Mix well. If there is too much liquid, you can add in more shredded or grated vegetables. Now, heat a non-stick pan and spray on some oil. With your hands, form a ball with the batter and place gently on the pan to cook. I managed to squeeze 4 pancakes in my pan. Cook on medium heat for 5 – 10 minutes until crispy. Turn, pat down gently and cook another 5 – 10 minutes. When both sides are crispy, turn once again, cover the pan with the lid and steam cook for an additional 3 – 5 minutes.

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Vegan Modan-Yaki: Yakisoba topped with Veggie Filled Okonomiyaki

By now you’ve got both your noodles and your pancakes. It’s time to serve!

Place yakisoba on a plate and top with one okonomiyaki.

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Now drizzle sauces and garnish with the following toppings:

  • tonkatsu sauce (from above)
  • vegan mayonnaise
  • nori flakes or other seaweed
  • green onions, sliced

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I love chickpea flour!

Easy Baked Vegan Potato Tonkatsu

20 Jul

After 7 years of high raw veganism, I am now just exploring cooked veganism again and having a blast. This was last night’s dinner for the family:

Potato Tonkatsu, Spinach Gomaae, Tomatoes over Vegan Ramen with Homemade Broth.

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Cooking food requires much more time than preparing raw meals, but the family seems to really enjoy cooked food much more these days and I find the time spent in the kitchen very rewarding.

For Japanese food, we are really enjoying the recipes from Just One Cookbook. They are easy to adapt to a Vegan diet. I really wanted to create Vegan Tonkatsu Ramen Bowls for my family. I started with Just One Cookbook‘s Ramen recipe using rice milk instead of soy, then her Spinach Gomaae and Tonkatsu Sauce using vegan Worcestershire Sauce and Soy Sauce in place of regular Worcestershire and Oyster Sauces.  I combined all of these with my Baked Vegan Potato Tonkatsu (below) and it was a BIG HIT. My son used to refuse to eat Ramen, but now he asks for it and wants seconds. My husband really enjoys the Tonkatsu on its own just with the sauce too.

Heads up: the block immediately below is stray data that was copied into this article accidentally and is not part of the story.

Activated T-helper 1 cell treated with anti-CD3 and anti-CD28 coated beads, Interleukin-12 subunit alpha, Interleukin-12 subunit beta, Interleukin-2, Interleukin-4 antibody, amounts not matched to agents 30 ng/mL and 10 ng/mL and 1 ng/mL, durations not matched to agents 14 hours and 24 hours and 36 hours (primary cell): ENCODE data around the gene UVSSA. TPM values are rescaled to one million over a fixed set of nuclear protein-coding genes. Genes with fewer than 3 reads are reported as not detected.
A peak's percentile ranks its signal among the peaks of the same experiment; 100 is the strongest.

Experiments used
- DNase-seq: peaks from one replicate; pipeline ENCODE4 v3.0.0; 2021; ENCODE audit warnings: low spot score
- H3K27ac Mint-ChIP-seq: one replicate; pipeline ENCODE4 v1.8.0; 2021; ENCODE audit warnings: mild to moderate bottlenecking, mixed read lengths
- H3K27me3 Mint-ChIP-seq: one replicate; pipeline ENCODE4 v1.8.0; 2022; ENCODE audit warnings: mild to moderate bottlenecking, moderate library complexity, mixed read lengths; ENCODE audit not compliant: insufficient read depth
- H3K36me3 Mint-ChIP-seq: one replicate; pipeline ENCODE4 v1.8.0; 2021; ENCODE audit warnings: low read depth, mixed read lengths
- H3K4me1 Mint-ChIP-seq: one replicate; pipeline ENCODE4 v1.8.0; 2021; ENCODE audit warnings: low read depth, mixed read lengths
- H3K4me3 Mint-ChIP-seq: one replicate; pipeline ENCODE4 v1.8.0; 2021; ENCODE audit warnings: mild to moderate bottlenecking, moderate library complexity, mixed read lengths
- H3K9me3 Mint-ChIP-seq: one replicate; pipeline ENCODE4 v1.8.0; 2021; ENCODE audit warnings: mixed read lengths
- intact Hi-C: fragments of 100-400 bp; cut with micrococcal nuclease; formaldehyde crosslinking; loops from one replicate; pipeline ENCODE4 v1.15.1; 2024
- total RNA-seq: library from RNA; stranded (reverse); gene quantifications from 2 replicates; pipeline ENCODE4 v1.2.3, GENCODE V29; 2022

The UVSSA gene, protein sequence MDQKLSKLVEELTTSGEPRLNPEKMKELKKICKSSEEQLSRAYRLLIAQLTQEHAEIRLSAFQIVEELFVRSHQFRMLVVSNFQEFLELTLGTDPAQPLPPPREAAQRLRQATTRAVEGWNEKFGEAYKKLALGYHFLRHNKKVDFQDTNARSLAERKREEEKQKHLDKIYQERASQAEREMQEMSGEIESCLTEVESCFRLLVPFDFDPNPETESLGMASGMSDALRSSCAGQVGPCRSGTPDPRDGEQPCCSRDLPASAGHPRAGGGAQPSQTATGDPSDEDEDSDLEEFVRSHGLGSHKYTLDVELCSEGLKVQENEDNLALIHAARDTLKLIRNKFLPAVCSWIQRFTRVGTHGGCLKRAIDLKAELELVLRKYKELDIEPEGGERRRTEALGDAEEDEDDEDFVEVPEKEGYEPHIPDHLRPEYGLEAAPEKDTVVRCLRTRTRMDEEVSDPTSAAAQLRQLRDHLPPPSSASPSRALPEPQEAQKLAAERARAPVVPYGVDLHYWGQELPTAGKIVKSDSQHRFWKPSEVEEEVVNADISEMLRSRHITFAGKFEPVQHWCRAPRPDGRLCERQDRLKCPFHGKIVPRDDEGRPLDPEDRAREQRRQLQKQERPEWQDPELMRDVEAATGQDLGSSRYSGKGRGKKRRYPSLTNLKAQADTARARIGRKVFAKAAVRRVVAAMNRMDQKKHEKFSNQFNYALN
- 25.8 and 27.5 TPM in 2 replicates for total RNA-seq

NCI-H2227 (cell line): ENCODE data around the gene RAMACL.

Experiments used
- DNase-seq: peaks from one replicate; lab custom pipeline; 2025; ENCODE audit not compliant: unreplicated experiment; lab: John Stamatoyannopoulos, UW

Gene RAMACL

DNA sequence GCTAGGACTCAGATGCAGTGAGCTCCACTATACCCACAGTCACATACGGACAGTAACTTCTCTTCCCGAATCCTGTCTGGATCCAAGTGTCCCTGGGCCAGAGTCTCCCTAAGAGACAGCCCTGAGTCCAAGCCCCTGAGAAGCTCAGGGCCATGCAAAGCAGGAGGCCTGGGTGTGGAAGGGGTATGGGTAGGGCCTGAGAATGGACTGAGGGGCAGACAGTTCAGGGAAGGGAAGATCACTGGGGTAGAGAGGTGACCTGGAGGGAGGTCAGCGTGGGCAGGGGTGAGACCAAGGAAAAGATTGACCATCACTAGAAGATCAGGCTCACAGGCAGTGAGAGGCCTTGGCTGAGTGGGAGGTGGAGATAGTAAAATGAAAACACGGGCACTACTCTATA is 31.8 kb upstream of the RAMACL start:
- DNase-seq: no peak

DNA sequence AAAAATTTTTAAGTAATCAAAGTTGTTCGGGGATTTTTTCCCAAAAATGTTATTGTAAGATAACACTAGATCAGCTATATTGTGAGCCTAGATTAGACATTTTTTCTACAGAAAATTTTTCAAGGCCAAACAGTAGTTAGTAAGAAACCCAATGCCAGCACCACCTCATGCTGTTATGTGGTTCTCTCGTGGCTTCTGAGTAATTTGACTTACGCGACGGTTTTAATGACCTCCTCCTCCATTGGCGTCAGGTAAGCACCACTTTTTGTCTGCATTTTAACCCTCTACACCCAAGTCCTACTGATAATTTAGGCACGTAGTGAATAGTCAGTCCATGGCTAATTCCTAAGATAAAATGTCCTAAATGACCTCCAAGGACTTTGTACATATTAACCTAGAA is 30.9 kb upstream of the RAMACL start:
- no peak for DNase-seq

Easy Baked Vegan Potato Tonkatsu

Mix together and combine well:

  • 4 cups mashed potato, with skins for nutrients
  • 1 tsp curry powder
  • 1 tsp sea salt

Now for the dredging and breading. Arrange 3 bowls with:

  • flour
  • vegan mayo mixed with some water to resemble an egg wash
  • vegan panko crumbs

Form potato patties, coat with flour, dip in vegan mayo mixture and cover with panko crumbs. Place on a greased baking sheet and bake at 400F for 15 minutes until golden brown. This is a versatile dish that you can serve alone with sauce or over rice or with ramen (as above).

The Easiest Vegan Pulled BBQ Sandwich Even Meat Lovers Will Love

12 Jul

Just take a look at this scrumptious looking BBQ sandwich. You won’t believe how easy it is to make nor how delicious. Please read on.

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A few years ago, raw vegan me wouldn’t have thought I would be posting about cooked food, much less something from a can. But never say never. This year, I’ve started adding cooked vegan foods back into my daily diet in a big way.